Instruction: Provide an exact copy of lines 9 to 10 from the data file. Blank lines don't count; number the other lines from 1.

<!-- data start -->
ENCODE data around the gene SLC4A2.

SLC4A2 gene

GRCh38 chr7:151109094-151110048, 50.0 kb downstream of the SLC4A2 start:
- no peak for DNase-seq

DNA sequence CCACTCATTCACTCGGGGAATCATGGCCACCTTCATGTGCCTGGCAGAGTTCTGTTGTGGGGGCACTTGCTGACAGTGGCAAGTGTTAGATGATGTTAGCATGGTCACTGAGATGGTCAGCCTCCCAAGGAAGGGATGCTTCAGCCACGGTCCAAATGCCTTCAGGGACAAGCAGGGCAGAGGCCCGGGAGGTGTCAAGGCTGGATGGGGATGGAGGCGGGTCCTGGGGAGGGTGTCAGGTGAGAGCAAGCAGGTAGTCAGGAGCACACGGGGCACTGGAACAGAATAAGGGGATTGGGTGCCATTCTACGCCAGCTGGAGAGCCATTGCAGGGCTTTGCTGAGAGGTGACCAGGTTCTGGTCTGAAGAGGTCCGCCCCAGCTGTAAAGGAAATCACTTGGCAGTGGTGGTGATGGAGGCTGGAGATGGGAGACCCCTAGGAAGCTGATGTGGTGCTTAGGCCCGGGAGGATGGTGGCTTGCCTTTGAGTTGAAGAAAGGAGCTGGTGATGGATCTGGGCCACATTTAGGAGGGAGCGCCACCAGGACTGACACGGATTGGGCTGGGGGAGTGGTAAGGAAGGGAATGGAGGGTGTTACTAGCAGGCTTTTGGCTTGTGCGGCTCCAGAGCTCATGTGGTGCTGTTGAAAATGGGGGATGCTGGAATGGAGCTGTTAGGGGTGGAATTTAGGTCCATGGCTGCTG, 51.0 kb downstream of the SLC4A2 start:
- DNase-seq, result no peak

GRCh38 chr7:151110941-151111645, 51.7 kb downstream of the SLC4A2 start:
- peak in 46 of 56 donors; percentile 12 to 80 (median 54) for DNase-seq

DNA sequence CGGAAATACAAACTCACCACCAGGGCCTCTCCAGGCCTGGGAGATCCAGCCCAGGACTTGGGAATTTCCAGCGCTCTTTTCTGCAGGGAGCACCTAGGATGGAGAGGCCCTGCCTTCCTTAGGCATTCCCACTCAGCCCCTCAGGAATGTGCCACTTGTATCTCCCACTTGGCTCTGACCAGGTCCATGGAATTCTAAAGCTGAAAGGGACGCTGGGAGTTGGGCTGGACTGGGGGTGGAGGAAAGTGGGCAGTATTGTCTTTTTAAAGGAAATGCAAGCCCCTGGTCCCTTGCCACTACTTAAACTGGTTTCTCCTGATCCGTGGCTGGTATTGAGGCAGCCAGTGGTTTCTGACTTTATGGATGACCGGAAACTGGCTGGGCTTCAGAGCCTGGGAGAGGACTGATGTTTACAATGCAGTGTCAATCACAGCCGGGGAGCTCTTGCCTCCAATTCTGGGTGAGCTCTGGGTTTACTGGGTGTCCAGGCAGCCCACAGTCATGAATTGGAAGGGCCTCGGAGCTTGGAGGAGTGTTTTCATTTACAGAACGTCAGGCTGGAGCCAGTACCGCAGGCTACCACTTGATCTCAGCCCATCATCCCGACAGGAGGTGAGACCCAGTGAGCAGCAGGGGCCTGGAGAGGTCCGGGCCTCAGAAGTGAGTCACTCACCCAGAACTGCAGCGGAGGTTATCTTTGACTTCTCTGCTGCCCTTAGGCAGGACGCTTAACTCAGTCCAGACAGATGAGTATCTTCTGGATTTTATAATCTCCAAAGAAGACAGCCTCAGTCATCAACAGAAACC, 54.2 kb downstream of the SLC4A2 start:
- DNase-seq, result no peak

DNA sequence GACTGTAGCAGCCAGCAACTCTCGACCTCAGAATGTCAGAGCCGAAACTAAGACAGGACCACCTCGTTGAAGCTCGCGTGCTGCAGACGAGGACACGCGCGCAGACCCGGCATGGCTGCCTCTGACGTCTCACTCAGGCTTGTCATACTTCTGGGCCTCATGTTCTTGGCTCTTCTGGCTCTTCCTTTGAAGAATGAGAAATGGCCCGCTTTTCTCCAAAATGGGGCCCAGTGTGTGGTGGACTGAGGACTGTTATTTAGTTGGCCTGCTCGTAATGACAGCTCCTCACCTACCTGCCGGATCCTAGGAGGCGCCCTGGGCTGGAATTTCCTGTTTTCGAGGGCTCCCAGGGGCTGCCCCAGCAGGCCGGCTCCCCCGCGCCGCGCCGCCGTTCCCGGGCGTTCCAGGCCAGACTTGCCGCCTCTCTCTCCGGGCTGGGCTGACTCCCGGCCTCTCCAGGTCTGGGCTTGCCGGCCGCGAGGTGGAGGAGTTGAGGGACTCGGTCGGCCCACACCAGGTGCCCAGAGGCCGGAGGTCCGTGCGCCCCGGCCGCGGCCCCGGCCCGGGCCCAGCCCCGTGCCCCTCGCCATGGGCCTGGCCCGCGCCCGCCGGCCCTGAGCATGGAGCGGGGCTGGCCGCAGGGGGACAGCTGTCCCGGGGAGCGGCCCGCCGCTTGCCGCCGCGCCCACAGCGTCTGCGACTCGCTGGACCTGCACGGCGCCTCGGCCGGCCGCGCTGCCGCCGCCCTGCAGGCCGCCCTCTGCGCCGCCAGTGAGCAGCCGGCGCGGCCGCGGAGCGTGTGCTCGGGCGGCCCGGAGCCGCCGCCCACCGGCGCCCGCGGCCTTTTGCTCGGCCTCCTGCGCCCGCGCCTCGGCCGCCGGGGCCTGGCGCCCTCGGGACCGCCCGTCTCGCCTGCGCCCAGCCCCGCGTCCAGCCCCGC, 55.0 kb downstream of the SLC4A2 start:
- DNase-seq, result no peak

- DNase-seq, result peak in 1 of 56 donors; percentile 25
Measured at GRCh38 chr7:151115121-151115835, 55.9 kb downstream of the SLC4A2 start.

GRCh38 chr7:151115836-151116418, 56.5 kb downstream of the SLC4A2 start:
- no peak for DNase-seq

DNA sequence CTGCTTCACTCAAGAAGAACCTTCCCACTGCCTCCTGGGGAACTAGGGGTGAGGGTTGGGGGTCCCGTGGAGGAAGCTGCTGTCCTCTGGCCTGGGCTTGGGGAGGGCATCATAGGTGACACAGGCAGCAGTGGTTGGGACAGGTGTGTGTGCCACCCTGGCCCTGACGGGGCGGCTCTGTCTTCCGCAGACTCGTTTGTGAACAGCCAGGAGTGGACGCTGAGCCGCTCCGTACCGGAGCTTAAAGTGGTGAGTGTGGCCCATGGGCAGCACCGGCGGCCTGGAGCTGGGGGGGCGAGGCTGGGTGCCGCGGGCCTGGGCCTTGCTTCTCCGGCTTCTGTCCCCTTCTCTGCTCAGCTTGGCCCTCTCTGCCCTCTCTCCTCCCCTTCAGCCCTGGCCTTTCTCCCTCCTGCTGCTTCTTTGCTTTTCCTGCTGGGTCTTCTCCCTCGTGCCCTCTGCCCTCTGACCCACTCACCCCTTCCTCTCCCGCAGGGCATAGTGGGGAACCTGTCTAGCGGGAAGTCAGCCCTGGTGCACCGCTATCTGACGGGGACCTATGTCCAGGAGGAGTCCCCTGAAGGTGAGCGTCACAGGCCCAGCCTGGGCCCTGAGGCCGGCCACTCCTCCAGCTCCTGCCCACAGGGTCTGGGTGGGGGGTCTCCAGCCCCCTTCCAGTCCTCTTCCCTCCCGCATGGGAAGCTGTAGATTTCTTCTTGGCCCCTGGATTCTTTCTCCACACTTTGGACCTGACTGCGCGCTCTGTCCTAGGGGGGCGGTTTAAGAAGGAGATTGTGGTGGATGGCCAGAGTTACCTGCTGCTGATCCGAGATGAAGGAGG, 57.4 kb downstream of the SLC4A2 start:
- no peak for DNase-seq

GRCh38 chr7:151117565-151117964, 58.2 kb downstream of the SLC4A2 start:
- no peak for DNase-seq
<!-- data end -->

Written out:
DNA sequence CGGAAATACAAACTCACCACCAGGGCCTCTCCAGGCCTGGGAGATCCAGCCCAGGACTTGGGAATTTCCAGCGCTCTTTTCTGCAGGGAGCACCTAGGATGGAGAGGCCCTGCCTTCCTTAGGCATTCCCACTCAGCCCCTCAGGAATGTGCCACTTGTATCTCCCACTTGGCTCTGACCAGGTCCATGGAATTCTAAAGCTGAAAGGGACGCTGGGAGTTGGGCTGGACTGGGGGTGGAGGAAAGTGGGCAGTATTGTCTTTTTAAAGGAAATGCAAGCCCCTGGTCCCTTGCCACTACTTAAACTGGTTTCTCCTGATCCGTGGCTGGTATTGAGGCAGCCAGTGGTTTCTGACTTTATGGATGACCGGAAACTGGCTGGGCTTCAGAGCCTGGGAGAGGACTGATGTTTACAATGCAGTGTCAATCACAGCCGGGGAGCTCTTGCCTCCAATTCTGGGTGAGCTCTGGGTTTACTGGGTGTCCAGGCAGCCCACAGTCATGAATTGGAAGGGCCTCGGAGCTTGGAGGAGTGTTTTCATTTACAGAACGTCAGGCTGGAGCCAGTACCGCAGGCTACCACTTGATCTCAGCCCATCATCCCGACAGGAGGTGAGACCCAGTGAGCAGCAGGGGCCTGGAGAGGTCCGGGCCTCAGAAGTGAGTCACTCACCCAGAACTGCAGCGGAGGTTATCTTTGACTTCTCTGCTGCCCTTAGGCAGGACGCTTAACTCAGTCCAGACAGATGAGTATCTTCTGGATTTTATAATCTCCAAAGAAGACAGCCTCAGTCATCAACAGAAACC, 54.2 kb downstream of the SLC4A2 start:
- DNase-seq, result no peak